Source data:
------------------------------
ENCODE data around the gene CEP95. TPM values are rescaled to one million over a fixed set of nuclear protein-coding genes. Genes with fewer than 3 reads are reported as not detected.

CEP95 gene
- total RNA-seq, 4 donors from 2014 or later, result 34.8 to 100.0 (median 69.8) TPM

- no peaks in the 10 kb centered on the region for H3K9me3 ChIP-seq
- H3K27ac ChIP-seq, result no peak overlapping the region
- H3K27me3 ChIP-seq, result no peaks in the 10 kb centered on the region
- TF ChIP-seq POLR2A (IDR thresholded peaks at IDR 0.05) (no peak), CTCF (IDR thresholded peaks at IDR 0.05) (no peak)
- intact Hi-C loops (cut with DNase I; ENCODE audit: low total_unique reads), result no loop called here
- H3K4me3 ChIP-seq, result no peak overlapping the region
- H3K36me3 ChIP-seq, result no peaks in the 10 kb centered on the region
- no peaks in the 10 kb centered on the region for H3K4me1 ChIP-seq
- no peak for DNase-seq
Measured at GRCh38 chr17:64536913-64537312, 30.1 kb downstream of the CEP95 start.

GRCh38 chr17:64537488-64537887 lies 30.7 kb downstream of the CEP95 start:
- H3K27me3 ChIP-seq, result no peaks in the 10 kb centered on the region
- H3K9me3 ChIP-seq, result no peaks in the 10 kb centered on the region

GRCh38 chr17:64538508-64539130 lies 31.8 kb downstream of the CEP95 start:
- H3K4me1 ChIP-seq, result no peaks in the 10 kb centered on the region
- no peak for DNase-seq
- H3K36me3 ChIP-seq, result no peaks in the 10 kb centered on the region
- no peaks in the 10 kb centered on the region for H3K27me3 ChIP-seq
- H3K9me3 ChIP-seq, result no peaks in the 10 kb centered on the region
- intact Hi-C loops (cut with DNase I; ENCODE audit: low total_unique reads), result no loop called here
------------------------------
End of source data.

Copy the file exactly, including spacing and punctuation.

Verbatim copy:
ENCODE data around the gene CEP95. TPM values are rescaled to one million over a fixed set of nuclear protein-coding genes. Genes with fewer than 3 reads are reported as not detected.

CEP95 gene
- total RNA-seq, 4 donors from 2014 or later, result 34.8 to 100.0 (median 69.8) TPM

- no peaks in the 10 kb centered on the region for H3K9me3 ChIP-seq
- H3K27ac ChIP-seq, result no peak overlapping the region
- H3K27me3 ChIP-seq, result no peaks in the 10 kb centered on the region
- TF ChIP-seq POLR2A (IDR thresholded peaks at IDR 0.05) (no peak), CTCF (IDR thresholded peaks at IDR 0.05) (no peak)
- intact Hi-C loops (cut with DNase I; ENCODE audit: low total_unique reads), result no loop called here
- H3K4me3 ChIP-seq, result no peak overlapping the region
- H3K36me3 ChIP-seq, result no peaks in the 10 kb centered on the region
- no peaks in the 10 kb centered on the region for H3K4me1 ChIP-seq
- no peak for DNase-seq
Measured at GRCh38 chr17:64536913-64537312, 30.1 kb downstream of the CEP95 start.

GRCh38 chr17:64537488-64537887 lies 30.7 kb downstream of the CEP95 start:
- H3K27me3 ChIP-seq, result no peaks in the 10 kb centered on the region
- H3K9me3 ChIP-seq, result no peaks in the 10 kb centered on the region

GRCh38 chr17:64538508-64539130 lies 31.8 kb downstream of the CEP95 start:
- H3K4me1 ChIP-seq, result no peaks in the 10 kb centered on the region
- no peak for DNase-seq
- H3K36me3 ChIP-seq, result no peaks in the 10 kb centered on the region
- no peaks in the 10 kb centered on the region for H3K27me3 ChIP-seq
- H3K9me3 ChIP-seq, result no peaks in the 10 kb centered on the region
- intact Hi-C loops (cut with DNase I; ENCODE audit: low total_unique reads), result no loop called here